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. Last Updated: 07/27/2016

Pints for Good Measure

MTKarl Balling's dark wood decor makes for a cozy spot to go for a brew.
Karl Balling is an eminently appropriate choice as the name of a beerhouse. In 1843, a renowned German chemist by that name invented a scale for measuring the levels of sugars in a solution -- an important and useful development for brewers. Professor Balling was later appointed as a lecturer on the chemistry of fermentation at the Prague Polytechnic. To this day, a version of this measurement can still be found on the labels of some brands of local beer -- a percentage reading that hovers around the 12 percent mark -- leading to much consternation among unaware expats, who often mistake it for the alcohol content.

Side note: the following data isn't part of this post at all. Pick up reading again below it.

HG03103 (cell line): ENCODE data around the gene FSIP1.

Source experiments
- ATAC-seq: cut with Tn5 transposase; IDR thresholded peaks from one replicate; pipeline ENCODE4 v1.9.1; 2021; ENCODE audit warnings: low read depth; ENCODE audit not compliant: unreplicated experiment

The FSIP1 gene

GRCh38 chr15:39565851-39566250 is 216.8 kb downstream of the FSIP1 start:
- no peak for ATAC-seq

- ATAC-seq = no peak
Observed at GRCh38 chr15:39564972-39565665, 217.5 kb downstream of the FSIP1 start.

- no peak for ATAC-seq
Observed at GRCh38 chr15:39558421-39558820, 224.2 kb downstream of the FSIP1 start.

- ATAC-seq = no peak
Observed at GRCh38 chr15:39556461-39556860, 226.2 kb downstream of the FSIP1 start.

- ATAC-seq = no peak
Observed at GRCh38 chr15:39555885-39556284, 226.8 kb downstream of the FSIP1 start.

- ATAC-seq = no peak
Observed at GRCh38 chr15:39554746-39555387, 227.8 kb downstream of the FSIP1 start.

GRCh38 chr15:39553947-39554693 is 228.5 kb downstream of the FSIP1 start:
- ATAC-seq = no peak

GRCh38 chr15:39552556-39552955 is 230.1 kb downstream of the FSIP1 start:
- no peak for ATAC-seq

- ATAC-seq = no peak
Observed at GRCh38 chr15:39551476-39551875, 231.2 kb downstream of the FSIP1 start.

The bar itself, however, should cause no confusion -- it's a classic old-style beer restaurant. There are two halls, both similarly decorated with dark wood paneling and heavy-set furniture. In the room with the bar, the "chandeliers" take the form of giant glass beer mugs. Overall, it is lavishly fitted out, but all the same, it's cozy.

The menu offers all the beer-friendly snacks usually found in Moscow's bars, such as boiled prawns (150 rubles), fried calamari rings (180 rubles), onion rings (120 rubles) and garlic black-bread toast (80 rubles). More substantial options include pork shashlik (300 rubles), lyula-kebab (320 rubles) and river trout (350 rubles), all of which are cooked on an oak char grill. A rib-eye steak sells for 600 rubles. The beer selection is decent and competitively priced -- unfiltered Maisels, Krusovice dark and Veltins all sell for 150 rubles a half-liter. Carlsberg is available for 100 rubles a half-liter.

17 Ul. Ivana Babushkina, korpus 1,
125-1282, noon-11 p.m.,
M. Akademicheskaya.